31. Baruch is the CEO/President of the Jewish Advocacy Center. His organization has built up an endowment of more than $1 million, partly as a result of his aggressive investment strategy, with a diversified, yet socially responsible portfolio, and his board has rewarded him appropriately. At a recent board meeting, the newly elected Treasurer, Manny, made an impassioned pitch for the center to move all of its investments out of accounts managed by several well-known traditional brokers into accounts managed by a single financial manager, Bernie Madoff. Manny suggested that through both good times and bad, Madoff’s brilliant management has paid off handsomely, with investment returns far exceeding the average. Baruch is intrigued by the almost “too good to be true” track record of Madoff, but argues strenuously that it is foolish for the Center to put all of its eggs in one basket, regardless of the rate of return. But the board sides with Manny, and passes a resolution for all of the current accounts, other than enough to pay bills for a year, be transferred to the management of Mr. Madoff. After giving this some thought, Baruch decides to simply ignore the board resolution and move only 10% of the Center’s endowment out of the current accounts.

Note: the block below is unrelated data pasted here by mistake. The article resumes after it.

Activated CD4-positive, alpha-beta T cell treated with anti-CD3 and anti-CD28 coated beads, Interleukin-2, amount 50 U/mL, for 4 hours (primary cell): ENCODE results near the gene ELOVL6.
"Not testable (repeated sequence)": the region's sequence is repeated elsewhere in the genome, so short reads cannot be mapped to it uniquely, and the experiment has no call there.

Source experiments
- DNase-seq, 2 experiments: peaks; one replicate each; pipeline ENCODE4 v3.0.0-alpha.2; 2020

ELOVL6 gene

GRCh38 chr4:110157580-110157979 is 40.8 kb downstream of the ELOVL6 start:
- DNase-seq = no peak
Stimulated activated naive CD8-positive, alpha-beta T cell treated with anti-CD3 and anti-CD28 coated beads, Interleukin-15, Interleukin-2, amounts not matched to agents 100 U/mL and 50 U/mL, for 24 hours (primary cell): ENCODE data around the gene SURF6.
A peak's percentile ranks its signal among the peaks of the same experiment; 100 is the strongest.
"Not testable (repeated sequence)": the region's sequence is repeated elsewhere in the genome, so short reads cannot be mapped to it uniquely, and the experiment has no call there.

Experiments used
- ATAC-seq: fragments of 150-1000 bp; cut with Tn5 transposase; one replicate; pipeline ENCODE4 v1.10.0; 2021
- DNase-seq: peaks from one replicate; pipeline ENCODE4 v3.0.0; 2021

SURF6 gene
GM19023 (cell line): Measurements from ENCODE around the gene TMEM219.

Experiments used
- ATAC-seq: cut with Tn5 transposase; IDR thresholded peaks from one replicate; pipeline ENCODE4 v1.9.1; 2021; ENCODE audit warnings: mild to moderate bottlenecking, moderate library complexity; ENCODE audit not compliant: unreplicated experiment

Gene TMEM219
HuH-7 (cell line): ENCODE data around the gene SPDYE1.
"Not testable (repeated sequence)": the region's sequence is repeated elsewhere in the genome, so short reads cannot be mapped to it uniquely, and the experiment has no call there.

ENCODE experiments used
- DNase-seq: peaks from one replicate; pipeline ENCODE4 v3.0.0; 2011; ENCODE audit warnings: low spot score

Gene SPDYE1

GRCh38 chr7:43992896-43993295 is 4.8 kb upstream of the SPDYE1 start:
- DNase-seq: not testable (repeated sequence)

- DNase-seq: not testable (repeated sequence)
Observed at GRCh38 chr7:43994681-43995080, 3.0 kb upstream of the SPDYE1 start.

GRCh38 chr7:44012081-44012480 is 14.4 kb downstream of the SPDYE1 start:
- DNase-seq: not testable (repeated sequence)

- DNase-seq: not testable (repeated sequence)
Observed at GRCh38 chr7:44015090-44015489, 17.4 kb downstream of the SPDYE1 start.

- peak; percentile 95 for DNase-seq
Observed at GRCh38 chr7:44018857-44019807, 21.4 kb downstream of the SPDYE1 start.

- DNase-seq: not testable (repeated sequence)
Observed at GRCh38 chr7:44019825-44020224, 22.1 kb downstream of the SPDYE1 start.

a. Is Baruch acting ethically?
b. Is Baruch acting legally?
c. What alternative strategies, if any, might Baruch pursue if he strongly believes that moving the accounts is not a wise decision?